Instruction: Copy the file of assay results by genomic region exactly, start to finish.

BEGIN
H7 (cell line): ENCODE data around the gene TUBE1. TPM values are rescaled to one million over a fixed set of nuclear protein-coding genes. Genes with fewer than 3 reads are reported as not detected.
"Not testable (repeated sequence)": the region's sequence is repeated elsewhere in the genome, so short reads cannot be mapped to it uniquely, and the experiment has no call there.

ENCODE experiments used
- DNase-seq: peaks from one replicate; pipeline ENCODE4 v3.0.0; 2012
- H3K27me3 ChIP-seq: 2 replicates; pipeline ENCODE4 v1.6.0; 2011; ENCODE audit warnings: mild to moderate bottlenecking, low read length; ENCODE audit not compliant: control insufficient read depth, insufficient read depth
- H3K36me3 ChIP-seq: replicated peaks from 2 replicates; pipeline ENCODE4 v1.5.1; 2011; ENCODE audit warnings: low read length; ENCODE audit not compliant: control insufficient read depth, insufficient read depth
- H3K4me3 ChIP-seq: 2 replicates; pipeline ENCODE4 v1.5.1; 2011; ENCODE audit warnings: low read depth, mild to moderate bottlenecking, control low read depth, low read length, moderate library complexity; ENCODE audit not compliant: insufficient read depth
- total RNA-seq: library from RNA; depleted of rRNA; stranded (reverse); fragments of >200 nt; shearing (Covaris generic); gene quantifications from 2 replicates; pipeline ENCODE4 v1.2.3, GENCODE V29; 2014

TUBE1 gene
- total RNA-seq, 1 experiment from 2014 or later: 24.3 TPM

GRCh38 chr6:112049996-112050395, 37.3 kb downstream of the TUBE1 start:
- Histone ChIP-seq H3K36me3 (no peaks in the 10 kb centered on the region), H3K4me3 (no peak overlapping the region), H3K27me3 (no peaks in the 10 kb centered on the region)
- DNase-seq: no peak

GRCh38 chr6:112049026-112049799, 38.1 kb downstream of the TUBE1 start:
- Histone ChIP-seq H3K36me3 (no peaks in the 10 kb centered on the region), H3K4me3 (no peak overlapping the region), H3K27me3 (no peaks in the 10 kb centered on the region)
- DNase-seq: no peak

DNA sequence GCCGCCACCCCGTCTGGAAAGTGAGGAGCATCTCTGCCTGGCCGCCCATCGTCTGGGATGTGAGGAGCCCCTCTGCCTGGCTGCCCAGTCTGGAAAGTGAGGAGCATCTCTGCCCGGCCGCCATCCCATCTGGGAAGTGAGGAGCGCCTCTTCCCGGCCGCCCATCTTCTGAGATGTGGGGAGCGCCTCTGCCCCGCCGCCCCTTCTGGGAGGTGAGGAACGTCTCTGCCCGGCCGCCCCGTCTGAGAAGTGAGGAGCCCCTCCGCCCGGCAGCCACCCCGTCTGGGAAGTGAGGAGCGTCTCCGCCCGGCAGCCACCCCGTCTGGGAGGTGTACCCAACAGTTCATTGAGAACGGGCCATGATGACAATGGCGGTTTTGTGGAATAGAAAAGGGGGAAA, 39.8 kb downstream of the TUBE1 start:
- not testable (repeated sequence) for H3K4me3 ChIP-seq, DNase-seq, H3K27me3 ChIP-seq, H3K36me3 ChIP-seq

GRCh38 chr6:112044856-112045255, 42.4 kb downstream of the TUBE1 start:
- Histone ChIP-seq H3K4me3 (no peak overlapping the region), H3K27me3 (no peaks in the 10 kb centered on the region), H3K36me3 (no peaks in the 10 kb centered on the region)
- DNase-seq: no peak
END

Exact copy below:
H7 (cell line): ENCODE data around the gene TUBE1. TPM values are rescaled to one million over a fixed set of nuclear protein-coding genes. Genes with fewer than 3 reads are reported as not detected.
"Not testable (repeated sequence)": the region's sequence is repeated elsewhere in the genome, so short reads cannot be mapped to it uniquely, and the experiment has no call there.

ENCODE experiments used
- DNase-seq: peaks from one replicate; pipeline ENCODE4 v3.0.0; 2012
- H3K27me3 ChIP-seq: 2 replicates; pipeline ENCODE4 v1.6.0; 2011; ENCODE audit warnings: mild to moderate bottlenecking, low read length; ENCODE audit not compliant: control insufficient read depth, insufficient read depth
- H3K36me3 ChIP-seq: replicated peaks from 2 replicates; pipeline ENCODE4 v1.5.1; 2011; ENCODE audit warnings: low read length; ENCODE audit not compliant: control insufficient read depth, insufficient read depth
- H3K4me3 ChIP-seq: 2 replicates; pipeline ENCODE4 v1.5.1; 2011; ENCODE audit warnings: low read depth, mild to moderate bottlenecking, control low read depth, low read length, moderate library complexity; ENCODE audit not compliant: insufficient read depth
- total RNA-seq: library from RNA; depleted of rRNA; stranded (reverse); fragments of >200 nt; shearing (Covaris generic); gene quantifications from 2 replicates; pipeline ENCODE4 v1.2.3, GENCODE V29; 2014

TUBE1 gene
- total RNA-seq, 1 experiment from 2014 or later: 24.3 TPM

GRCh38 chr6:112049996-112050395, 37.3 kb downstream of the TUBE1 start:
- Histone ChIP-seq H3K36me3 (no peaks in the 10 kb centered on the region), H3K4me3 (no peak overlapping the region), H3K27me3 (no peaks in the 10 kb centered on the region)
- DNase-seq: no peak

GRCh38 chr6:112049026-112049799, 38.1 kb downstream of the TUBE1 start:
- Histone ChIP-seq H3K36me3 (no peaks in the 10 kb centered on the region), H3K4me3 (no peak overlapping the region), H3K27me3 (no peaks in the 10 kb centered on the region)
- DNase-seq: no peak

DNA sequence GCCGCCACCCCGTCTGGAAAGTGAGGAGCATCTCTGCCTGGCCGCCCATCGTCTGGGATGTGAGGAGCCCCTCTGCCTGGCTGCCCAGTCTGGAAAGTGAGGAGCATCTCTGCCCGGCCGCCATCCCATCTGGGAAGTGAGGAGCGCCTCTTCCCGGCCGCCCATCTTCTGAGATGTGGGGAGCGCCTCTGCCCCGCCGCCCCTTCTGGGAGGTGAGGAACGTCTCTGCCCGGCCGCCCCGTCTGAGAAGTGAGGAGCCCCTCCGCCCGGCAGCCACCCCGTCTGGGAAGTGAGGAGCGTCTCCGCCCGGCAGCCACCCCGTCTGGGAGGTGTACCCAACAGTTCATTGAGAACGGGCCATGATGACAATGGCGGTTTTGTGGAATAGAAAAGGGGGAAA, 39.8 kb downstream of the TUBE1 start:
- not testable (repeated sequence) for H3K4me3 ChIP-seq, DNase-seq, H3K27me3 ChIP-seq, H3K36me3 ChIP-seq

GRCh38 chr6:112044856-112045255, 42.4 kb downstream of the TUBE1 start:
- Histone ChIP-seq H3K4me3 (no peak overlapping the region), H3K27me3 (no peaks in the 10 kb centered on the region), H3K36me3 (no peaks in the 10 kb centered on the region)
- DNase-seq: no peak